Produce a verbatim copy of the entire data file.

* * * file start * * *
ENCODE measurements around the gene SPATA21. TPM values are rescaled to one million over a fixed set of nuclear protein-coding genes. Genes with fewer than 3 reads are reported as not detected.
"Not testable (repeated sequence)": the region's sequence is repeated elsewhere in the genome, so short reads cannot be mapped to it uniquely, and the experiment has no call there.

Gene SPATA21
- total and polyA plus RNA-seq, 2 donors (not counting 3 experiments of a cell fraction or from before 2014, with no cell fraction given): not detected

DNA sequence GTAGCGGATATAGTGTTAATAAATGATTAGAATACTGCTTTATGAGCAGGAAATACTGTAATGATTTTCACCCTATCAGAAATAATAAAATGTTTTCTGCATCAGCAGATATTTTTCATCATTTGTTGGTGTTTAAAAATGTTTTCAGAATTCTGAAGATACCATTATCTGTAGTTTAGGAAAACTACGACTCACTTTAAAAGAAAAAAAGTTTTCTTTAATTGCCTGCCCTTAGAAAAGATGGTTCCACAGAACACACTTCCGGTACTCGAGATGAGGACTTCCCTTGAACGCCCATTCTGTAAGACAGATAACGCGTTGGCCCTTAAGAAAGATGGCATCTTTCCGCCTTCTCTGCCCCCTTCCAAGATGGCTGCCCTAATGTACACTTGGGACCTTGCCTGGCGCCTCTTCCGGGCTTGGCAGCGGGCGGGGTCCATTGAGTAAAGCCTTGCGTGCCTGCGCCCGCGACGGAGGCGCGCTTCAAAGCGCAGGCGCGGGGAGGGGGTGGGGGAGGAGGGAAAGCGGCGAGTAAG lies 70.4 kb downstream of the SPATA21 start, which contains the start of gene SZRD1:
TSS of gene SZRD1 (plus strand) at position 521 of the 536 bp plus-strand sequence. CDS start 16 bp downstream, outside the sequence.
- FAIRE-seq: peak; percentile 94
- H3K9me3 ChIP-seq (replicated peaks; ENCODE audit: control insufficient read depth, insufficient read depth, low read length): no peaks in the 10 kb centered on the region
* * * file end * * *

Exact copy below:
ENCODE measurements around the gene SPATA21. TPM values are rescaled to one million over a fixed set of nuclear protein-coding genes. Genes with fewer than 3 reads are reported as not detected.
"Not testable (repeated sequence)": the region's sequence is repeated elsewhere in the genome, so short reads cannot be mapped to it uniquely, and the experiment has no call there.

Gene SPATA21
- total and polyA plus RNA-seq, 2 donors (not counting 3 experiments of a cell fraction or from before 2014, with no cell fraction given): not detected

DNA sequence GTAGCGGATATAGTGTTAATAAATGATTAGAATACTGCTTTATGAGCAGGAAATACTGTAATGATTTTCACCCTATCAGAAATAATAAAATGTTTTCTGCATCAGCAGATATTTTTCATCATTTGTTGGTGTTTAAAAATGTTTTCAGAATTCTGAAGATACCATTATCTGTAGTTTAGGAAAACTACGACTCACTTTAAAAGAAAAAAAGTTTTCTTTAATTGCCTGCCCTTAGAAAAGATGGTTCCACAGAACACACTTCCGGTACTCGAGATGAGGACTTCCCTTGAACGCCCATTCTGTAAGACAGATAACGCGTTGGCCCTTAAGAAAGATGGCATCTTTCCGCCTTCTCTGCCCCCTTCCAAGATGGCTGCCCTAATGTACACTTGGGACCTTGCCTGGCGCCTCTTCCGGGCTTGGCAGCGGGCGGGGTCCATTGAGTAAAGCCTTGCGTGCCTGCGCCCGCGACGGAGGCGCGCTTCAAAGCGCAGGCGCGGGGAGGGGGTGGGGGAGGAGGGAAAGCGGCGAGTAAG lies 70.4 kb downstream of the SPATA21 start, which contains the start of gene SZRD1:
TSS of gene SZRD1 (plus strand) at position 521 of the 536 bp plus-strand sequence. CDS start 16 bp downstream, outside the sequence.
- FAIRE-seq: peak; percentile 94
- H3K9me3 ChIP-seq (replicated peaks; ENCODE audit: control insufficient read depth, insufficient read depth, low read length): no peaks in the 10 kb centered on the region